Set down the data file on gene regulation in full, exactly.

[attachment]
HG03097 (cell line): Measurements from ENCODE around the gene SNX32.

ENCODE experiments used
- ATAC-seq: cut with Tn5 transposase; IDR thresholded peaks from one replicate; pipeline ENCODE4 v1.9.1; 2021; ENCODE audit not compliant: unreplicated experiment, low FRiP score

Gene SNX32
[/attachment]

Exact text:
HG03097 (cell line): Measurements from ENCODE around the gene SNX32.

ENCODE experiments used
- ATAC-seq: cut with Tn5 transposase; IDR thresholded peaks from one replicate; pipeline ENCODE4 v1.9.1; 2021; ENCODE audit not compliant: unreplicated experiment, low FRiP score

Gene SNX32